Sun Path Factory Rep, Jessie Thompson, catches up with Keith George, Owner of Skydive Midwest, about partnering with SP for the Sun Path Sequentials event slated next year, his philosophies on teaching skydiving, and his loyalty to jumping Javelin Odyssey rigs.
Keith George, known to be a fierce and honorable veteran of the United States Marine Corps, started skydiving as a civilian and it changed the course of his whole life. Now a successful twenty-year veteran in the sport, Keith is a family man with an amazing wife and sons who all share a love of the sport. Having worked across the planet for the military, Skydive Midwest became his home almost fifteen years ago and led to his becoming a Dropzone Owner. Owning a dropzone gave him the opportunity to bestow his drive and determination upon others by helping push new jumpers to set goals for themselves and reach those goals through hard work. The exposure to new and challenging experiences, which he so passionately offers to his community, is truly an admirable thing to see in a DZO. He was kind enough to make time in his busy schedule to answer a few questions for me.
How long have you been jumping Javelins?
I ordered my first Javelin in 1997 after borrowing one from another jumper. The ink was still wet on my A-License back then. [laughter] My Dad still has that rig. He jumped it up until last year, when he had back and hip surgery. [a look of nostalgia overcomes him]
Considering the competition in the industry, why have you decided to fly with Sun Path for so long?
I’m not sponsored by Sun Path. I don’t get any special rates on my personal gear or student rigs. I choose to equip myself, my family, and my students with Javelins because I know they’re quality.
As a DZO and gear store owner, I’ve been offered some really cost-effective options from other manufacturers; including free personal containers if I changed to their brand of student gear. But, I’ve remained loyal to Sun Path for a few reasons— durability, customer service, and true confidence in the product.
Javelins are built like tanks. They are without a doubt the best built, most durable rig on the market. And the customer service [Sun Path Products] provides has always gone above and beyond. You guys really want to make the customer happy. It’s evident how much you really care about your product and the skydivers who wear them.
It’s been twenty years since I bought my first one and now I have over 15,000 jumps. A lot of those jumps were tandems, but about half of them are on Javelins. If you guys made a tandem system, you can bet we would be jumping them at SDMW.
As someone who works, fun jumps, and now competes in the sport, what do you love about your Javelins?
A broken in Javelin fits like your favorite pair of boots. [laughter] I fly in a lot of orientations. I might be back flying a tandem video one load, going back up to belly fly with a student on the next and then ripping angles on the load after that— or I might be doing VFS all day with my team. No matter how many jumps I’m doing, it’s amazing how comfortable the rig is! I feel a lot of security knowing I have the best-built rig on my back. With all the types of flying I do, I’ve never had a riser cover or pin cover open in freefall. There are enough things to think about when skydiving— Not having to worry about my gear gives me more time to focus on the jump and just have fun.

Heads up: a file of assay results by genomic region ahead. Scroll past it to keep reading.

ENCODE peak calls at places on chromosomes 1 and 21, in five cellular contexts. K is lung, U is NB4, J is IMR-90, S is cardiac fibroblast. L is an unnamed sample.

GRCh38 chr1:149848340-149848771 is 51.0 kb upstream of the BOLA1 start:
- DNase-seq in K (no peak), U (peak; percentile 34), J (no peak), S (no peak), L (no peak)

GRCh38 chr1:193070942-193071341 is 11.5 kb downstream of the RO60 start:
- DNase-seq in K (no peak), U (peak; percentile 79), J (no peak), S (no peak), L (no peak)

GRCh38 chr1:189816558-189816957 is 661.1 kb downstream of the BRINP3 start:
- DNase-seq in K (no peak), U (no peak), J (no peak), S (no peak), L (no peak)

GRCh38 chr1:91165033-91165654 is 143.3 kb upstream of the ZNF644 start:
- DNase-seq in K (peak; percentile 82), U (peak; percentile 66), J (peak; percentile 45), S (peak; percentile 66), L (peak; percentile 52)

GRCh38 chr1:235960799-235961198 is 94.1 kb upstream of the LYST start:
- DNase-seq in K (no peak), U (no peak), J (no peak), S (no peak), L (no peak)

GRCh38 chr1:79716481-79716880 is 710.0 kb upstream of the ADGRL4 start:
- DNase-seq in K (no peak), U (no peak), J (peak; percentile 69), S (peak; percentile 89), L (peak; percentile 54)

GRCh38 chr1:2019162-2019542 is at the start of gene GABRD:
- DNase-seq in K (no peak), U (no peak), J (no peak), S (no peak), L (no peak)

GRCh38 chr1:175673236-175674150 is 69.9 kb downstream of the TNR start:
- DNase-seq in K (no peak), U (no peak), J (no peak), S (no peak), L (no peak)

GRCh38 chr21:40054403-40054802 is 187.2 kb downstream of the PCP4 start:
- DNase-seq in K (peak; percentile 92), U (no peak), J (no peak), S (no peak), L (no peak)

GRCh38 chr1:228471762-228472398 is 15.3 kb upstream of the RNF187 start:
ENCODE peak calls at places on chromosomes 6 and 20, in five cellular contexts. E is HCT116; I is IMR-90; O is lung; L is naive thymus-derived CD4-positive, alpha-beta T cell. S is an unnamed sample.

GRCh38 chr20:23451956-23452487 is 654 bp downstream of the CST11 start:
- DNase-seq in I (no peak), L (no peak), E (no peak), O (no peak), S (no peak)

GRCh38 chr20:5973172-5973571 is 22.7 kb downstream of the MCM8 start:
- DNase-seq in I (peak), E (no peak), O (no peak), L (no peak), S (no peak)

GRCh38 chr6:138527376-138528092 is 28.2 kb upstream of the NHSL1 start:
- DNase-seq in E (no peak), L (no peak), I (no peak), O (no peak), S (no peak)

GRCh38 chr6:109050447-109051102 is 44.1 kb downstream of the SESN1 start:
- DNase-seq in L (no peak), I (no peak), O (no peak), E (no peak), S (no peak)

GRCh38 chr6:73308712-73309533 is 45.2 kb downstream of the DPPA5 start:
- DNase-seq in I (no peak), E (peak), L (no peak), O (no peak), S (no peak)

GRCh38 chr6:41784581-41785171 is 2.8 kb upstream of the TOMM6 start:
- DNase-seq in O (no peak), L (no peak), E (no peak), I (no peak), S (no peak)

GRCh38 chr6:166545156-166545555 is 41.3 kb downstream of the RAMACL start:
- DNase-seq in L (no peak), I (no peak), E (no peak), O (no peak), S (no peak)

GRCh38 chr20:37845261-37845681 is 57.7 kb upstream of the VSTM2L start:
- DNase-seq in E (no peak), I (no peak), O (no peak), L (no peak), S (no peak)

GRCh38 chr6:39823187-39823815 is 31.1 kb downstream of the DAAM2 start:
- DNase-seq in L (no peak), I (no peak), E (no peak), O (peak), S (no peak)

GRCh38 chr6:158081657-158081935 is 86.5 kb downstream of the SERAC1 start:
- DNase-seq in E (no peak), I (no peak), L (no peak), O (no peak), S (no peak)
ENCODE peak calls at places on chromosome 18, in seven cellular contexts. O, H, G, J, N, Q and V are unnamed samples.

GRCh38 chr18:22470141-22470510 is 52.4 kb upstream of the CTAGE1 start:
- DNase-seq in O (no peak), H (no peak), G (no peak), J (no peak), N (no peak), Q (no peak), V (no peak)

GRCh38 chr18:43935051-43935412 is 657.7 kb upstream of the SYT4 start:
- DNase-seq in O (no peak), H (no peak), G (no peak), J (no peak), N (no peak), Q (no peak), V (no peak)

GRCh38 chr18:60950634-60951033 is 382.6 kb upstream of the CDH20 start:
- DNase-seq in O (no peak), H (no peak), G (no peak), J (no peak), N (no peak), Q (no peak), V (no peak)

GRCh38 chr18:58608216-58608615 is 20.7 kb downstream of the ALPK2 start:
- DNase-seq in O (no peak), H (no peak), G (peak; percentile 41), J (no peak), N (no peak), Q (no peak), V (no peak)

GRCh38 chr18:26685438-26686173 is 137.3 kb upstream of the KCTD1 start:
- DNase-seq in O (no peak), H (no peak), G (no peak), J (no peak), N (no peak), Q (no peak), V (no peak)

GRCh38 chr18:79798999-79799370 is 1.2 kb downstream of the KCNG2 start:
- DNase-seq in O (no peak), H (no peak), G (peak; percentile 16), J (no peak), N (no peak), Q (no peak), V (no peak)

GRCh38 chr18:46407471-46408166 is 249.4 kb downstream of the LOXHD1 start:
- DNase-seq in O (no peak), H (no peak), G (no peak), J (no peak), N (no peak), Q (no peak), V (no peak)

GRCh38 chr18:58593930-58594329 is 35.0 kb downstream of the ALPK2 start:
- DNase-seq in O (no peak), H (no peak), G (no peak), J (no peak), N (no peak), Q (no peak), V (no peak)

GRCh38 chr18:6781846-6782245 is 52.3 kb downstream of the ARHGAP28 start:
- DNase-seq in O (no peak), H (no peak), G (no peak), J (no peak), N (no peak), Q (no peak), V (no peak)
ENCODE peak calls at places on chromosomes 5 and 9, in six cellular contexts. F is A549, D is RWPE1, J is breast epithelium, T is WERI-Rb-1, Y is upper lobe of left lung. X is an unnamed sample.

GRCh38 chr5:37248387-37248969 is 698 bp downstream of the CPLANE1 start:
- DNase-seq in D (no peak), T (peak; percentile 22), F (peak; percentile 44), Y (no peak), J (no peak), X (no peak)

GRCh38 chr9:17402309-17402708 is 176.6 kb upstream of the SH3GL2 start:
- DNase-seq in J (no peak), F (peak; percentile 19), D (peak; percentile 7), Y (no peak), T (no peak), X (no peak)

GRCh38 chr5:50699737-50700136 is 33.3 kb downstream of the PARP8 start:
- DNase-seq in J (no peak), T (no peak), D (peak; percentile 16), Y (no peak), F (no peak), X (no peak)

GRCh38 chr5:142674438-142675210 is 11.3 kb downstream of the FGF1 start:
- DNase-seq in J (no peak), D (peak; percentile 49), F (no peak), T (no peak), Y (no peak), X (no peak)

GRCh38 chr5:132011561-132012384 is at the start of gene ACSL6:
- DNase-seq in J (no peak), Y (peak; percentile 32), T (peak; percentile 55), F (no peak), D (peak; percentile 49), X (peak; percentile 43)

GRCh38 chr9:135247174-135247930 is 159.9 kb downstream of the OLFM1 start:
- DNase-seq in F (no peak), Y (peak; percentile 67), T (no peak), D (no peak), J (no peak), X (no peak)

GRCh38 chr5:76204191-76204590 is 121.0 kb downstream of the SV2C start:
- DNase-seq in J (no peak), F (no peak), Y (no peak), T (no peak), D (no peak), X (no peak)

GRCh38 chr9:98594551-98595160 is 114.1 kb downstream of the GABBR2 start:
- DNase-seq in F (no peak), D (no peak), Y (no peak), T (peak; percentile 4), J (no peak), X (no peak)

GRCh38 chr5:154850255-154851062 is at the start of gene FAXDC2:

Before becoming the owner of Skydive Midwest, you were a US Marine, did you jump for the military? If so, what influenced your decision to become a sport jumper and a dropzone owner?
No, when I did my first jump, I had been out of the Marines for 3 years and was a Police Officer. My best friend from the Marine Corps was living with me at the time and one night he came home from work and asked me if I wanted to go skydiving that weekend. Of course, I said yes. [laughter] We sat through an AFF Ground School and then both did our first jumps. When I landed, I was hooked, and I knew I was going to be a skydiver.
I became a tandem instructor in 1999 to help pay for my jumping habit. Then in 2004, a friend of mine, Andre Pieterse, opened Skydive Midwest and I started doing tandems for him part-time. A year later, I went to Iraq and was working overseas until 2008. That’s when Andre sent me an email asking if I wanted to buy a Drop Zone. At the time, I knew I couldn’t stay in Baghdad forever and I knew I didn’t want to go back to law enforcement, so becoming a DZO seemed like a good idea.
The jumpers coming out of your dropzone seem to be extremely confident and well-rounded, what is your teaching philosophy?
Thanks, the attitude of the educators and staff are a big part of this. We really want to develop our students into diverse, skilled skydivers so we have more folks to jump with, and we have some amazing AFF Instructors and Coaches that contribute to that. Our resident body flight school, Evolve, offers coaching for almost every discipline. They’re here to help jumpers develop their skillsets after they get their A-License—
We really want to keep people engaged and constantly developing, so we’ve partnered with some of the best educators in the industry to offer our jumpers the coaching they need to achieve their goals. We’ve got staff members from Xcel Skydiving and Alter Ego. The Xcel Instructor Evaluator runs all our Ratings Courses and our Alter Ego Canopy Coach teaches the Alter Ego B-License curriculum.
“A broken in Javelin fits like your favorite pair of boots…. No matter how many jumps I’m doing, it’s amazing how comfortable the rig is!”